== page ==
this hour, and once just before he went to bed.”

“What a dutiful wife!” was the reflection of Barry,
as he heard these words, and followed the graceful movements
of the widow. He remembered the words of Nettles:
“Not a bad armful, indeed!” His further reflections
were arrested by her presentation of the spoon, as
she had administered the tea the evening before, but
now filled with a very different beverage.

“How's that to your liking?”

“It's the very thing. Ah! you know the way to a
man's heart!”

The answer to this compliment was arrested by the
sudden entrance of Geraldine.

“You here, Mr. Barry?”

“I'm never anywhere else!” said he, quite gallantly.
“How are you this morning, Miss Geraldine?”

“I should rather ask after your health!” was her
quiet but sarcastic answer. “You were in the chapter
of accidents yesterday. How's your head?”

“Much better, I thank you! If my heart were only
half so well!”


Page 209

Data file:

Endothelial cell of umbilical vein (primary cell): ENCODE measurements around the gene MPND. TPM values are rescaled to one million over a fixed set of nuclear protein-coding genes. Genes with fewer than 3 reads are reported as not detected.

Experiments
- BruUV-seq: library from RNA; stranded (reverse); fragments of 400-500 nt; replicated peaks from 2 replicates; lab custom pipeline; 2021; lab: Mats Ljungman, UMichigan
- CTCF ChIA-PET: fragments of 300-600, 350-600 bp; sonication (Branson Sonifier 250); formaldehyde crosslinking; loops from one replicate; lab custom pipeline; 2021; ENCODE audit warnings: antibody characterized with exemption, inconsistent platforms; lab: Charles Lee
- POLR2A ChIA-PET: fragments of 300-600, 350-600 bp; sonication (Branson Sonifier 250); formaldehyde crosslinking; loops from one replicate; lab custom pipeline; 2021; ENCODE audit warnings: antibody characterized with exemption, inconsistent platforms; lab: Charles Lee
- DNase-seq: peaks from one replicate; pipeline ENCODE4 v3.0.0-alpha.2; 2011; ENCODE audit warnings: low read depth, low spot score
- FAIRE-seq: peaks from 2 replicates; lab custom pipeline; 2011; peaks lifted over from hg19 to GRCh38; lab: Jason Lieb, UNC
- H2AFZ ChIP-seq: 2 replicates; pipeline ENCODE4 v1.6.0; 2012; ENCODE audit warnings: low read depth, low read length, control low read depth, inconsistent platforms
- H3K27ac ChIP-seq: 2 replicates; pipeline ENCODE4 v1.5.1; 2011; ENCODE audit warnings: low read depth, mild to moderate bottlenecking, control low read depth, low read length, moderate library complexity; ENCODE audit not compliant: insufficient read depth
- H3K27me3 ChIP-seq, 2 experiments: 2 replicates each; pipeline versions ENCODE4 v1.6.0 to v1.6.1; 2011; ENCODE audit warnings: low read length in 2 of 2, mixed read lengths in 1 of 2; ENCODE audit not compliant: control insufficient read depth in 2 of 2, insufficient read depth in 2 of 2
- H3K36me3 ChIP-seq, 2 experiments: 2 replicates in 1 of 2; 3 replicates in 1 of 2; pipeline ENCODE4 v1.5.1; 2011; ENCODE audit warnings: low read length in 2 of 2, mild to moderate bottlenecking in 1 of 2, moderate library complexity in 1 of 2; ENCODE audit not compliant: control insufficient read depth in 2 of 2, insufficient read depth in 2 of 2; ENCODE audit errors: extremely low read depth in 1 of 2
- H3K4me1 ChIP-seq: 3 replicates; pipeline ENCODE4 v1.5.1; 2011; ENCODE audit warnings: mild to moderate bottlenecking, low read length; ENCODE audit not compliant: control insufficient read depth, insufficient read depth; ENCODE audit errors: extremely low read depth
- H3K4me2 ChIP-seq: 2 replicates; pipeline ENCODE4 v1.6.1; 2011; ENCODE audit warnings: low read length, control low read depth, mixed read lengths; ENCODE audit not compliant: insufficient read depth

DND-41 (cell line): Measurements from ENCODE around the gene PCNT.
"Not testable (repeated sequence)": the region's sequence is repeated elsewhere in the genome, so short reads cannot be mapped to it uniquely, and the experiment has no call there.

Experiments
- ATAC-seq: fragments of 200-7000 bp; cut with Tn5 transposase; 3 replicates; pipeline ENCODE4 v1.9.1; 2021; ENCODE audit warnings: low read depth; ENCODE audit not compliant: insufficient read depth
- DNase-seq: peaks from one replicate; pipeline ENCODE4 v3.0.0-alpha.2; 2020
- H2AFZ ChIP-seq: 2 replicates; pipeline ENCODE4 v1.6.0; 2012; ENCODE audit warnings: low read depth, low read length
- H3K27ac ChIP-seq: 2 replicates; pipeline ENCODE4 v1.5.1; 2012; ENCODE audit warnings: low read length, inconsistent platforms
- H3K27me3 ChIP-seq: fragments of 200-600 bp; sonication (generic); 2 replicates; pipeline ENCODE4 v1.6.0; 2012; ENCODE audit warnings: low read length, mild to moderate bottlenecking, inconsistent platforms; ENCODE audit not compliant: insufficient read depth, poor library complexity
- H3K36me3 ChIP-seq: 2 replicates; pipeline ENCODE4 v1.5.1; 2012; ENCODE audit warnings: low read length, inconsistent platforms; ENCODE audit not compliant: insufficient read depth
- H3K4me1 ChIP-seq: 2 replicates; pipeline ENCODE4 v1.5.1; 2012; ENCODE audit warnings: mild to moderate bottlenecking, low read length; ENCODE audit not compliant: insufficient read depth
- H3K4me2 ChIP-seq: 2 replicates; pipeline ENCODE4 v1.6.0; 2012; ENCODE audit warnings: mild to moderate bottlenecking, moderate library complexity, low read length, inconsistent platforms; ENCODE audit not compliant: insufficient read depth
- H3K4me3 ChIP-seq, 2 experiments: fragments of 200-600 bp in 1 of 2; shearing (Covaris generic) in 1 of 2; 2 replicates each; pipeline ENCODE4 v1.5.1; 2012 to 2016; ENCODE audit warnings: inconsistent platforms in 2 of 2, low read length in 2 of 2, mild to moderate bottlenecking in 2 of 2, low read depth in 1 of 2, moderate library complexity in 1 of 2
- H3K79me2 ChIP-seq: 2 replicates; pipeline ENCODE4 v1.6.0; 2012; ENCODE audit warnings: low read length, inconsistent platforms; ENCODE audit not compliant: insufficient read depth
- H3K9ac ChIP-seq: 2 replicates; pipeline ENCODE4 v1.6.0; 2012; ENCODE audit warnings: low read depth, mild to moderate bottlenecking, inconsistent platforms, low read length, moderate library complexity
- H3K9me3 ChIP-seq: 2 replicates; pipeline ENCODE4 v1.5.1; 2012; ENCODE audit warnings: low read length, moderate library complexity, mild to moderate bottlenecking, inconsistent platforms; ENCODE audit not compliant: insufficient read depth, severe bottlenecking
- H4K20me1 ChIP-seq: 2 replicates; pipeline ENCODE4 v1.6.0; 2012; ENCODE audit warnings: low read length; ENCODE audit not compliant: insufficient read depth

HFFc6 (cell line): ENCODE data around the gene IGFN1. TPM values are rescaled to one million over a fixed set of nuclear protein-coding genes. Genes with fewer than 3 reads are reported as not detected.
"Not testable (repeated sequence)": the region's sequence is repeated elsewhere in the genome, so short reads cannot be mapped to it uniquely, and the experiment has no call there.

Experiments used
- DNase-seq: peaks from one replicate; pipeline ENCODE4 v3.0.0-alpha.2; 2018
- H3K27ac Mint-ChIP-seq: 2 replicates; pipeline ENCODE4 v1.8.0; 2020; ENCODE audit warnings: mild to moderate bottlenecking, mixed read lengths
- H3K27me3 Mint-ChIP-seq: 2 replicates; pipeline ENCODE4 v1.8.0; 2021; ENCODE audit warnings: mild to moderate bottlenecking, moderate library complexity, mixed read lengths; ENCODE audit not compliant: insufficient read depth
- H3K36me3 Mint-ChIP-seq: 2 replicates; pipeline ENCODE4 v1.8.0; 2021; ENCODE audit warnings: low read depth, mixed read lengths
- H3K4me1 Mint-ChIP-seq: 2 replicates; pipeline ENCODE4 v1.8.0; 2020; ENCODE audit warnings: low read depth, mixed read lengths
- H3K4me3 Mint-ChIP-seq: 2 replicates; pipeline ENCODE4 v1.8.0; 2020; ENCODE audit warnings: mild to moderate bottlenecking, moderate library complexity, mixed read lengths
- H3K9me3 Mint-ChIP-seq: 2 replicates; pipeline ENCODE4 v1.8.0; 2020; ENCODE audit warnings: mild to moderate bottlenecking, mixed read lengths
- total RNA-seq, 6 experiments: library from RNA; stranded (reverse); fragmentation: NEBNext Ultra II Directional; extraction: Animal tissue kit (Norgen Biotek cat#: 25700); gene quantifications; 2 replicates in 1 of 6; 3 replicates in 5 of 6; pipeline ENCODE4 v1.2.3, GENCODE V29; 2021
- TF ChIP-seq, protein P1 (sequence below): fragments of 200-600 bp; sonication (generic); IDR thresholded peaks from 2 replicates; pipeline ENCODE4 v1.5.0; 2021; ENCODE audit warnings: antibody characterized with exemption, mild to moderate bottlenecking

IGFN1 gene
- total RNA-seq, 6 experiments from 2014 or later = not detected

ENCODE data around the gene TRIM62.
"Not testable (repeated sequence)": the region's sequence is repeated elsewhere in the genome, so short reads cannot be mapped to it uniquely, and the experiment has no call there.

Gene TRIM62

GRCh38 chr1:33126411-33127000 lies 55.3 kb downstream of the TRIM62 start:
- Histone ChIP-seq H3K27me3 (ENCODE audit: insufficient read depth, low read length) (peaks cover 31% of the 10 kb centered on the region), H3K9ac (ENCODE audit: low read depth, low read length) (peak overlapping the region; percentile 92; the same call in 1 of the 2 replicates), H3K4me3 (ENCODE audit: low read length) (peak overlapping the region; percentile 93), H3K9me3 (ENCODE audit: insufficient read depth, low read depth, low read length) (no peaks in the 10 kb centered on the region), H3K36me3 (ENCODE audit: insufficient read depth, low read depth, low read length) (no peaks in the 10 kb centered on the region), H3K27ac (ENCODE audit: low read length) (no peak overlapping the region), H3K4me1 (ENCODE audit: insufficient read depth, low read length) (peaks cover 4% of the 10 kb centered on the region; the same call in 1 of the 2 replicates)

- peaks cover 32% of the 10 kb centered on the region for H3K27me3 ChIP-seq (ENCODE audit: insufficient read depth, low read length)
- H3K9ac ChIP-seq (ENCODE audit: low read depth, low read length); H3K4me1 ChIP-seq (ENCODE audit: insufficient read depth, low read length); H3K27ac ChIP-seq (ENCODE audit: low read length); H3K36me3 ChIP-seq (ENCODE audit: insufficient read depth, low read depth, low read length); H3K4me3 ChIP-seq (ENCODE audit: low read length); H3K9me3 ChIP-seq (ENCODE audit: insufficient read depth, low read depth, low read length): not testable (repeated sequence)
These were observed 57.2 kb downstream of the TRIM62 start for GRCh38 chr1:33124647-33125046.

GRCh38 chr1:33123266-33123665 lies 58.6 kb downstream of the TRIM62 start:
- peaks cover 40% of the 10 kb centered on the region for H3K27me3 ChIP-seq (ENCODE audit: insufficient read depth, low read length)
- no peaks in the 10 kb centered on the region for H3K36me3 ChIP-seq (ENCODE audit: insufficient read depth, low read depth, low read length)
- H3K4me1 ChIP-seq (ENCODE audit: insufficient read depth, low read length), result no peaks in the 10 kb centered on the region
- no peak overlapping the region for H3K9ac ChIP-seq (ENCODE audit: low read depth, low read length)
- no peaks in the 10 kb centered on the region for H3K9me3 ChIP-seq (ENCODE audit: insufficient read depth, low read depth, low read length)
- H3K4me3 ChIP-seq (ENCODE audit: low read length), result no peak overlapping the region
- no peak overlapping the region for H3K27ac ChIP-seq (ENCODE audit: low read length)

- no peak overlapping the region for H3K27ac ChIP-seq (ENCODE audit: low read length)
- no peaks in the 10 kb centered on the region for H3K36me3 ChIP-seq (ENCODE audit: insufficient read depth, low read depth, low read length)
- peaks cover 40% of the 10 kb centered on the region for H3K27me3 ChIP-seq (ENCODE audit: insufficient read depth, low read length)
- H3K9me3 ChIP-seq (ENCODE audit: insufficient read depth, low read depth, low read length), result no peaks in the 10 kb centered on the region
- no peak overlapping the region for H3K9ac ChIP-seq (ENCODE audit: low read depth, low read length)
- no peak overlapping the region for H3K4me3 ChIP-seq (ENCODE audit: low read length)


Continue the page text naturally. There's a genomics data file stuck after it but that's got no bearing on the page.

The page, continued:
“Your heart! bless me! what's the matter with

“Ah! the pain—”

“A pain in your heart! Does it come and go, Mr.

“No! It stays!”

“Then you ought, by all means, to consult a surgeon.
There's nothing more dangerous. You may go off in a
minute. If you will allow me to advise, I'd set out for
Savannah, without a moment's delay. Nay! I'd go to
New York, and see the celebrated Doctor Physick.”

“No! no! Miss Geraldine, no physic for me. It's
not a pain that physic can cure. You, Miss Geraldine,
you can do more for me than any doctor.”

“I! in what manner?”

Barry looked about him. Mrs. Foster had left the
room. He drew his chair a little closer.

“You got a letter from me, yesterday?”

“Last night, sir, yes!”

“Last night, yes.”

There was a moment's silence. At length Geraldine,
throwing aside the ironical manner which she had been
employing, and, without any disquiet in her air, said

“Mr. Barry, I'm very much obliged to you for the
favorable opinion which you have of me.” He bowed
and smiled. “But,” she continued, “I have made a
vow that no man shall have my hand unless he wins it.”

“Wins it?”

“Yes! Now, sir, you have a beautiful horse which
you have done me the honor to call after me. You have
said, a thousand times in my presence, that this horse
is able to beat any in the county. If this be the case,
sir, you are able to win my hand, and I put it upon the